Starting nursery or school will be one of the biggest steps that your child will take.
When your child is starting nursery or school for the first time or changing school, it is important that all staff (including meal time staff) are aware of Ectodermal Dysplasia and the impact it has on your child.
The ED Society has a School Health Care Plan for use in nurseries, schools, colleges, universities, etc. This document explains in detail how a child is affected by Ectodermal Dysplasia and the procedures that should be put in place to ensure their safety and to maximise of their education.
At school, when they begin to overheat, they may start to lose concentration to the extent that they will be unable to follow the teaching in a lesson; they will be listening to the teacher but unable to absorb the information. They will then dip in and out of concentration until they eventually can no longer follow the teaching and may become bored and disruptive, fiddling with pens, clothing, etc., and may eventually be sent out of the classroom. They will not realise or understand why this is happening and therefore will not know why they have been sent out.
Handing a document such as this to your child’s school will enable staff to fully appreciate the difficulties faced with overheating and how it affects their ability to focus and concentrate.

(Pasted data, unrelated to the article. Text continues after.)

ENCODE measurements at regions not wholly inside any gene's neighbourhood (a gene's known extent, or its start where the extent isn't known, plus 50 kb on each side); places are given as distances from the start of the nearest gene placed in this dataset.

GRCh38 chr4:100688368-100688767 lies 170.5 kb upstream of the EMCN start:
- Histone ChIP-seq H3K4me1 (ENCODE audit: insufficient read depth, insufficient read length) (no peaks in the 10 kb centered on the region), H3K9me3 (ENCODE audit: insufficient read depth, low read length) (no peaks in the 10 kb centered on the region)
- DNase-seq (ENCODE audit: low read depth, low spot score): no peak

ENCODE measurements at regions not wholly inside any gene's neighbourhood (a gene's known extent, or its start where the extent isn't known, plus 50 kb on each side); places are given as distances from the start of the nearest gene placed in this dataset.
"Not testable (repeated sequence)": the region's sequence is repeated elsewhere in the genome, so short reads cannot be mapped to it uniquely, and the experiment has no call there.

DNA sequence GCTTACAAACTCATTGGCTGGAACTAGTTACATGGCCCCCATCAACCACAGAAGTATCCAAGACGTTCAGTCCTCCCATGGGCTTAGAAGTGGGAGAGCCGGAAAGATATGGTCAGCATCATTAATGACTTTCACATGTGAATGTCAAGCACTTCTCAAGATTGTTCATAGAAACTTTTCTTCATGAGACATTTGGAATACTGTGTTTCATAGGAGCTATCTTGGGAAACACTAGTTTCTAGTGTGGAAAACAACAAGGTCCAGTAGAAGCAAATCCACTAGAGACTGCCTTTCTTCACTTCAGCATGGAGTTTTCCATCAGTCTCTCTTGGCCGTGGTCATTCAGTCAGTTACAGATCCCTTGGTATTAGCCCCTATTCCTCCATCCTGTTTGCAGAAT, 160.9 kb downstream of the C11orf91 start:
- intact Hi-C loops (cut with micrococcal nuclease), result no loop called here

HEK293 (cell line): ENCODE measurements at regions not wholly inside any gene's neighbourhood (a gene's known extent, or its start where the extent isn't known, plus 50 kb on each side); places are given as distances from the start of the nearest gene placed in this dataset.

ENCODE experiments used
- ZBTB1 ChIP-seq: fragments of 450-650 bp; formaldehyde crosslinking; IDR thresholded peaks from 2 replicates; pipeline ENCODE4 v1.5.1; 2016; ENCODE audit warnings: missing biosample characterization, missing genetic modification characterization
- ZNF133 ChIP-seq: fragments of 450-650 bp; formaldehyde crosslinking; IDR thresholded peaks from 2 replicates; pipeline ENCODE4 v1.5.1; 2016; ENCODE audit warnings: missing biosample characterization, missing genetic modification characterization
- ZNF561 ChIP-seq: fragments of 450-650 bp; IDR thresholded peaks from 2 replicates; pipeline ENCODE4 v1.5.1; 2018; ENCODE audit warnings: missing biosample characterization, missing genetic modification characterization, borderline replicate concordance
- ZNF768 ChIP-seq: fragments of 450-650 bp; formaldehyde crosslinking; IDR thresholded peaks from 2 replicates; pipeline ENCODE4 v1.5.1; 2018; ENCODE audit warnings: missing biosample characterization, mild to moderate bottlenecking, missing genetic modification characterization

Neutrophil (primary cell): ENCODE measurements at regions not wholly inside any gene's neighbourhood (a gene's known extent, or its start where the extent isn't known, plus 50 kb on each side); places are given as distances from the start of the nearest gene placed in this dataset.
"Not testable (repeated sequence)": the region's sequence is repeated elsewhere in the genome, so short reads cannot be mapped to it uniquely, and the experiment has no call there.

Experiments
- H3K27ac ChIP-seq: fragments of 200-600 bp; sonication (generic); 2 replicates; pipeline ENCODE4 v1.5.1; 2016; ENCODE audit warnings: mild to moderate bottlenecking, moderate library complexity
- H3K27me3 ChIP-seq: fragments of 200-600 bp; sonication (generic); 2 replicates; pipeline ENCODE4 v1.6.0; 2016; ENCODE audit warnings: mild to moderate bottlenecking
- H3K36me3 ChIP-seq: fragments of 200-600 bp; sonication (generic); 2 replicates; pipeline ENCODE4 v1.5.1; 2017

In senior school it is a good idea to use an Student Information Card system which stipulates the student’s name and medical issue on the one side and the permissions granted on the other. The pupil is then able to produce the card to any teacher, tutor, staff, dinner staff, supply staff, etc., to help them explain their medical condition and the permissions granted.
Encourage your child to join in activities such as swimming, cubs/brownies, gymnastics and football; in fact, anything and everything they want to. Confidence is a very valuable asset and Ectodermal Dysplasia should not prevent children from doing anything providing the right provisions have been made.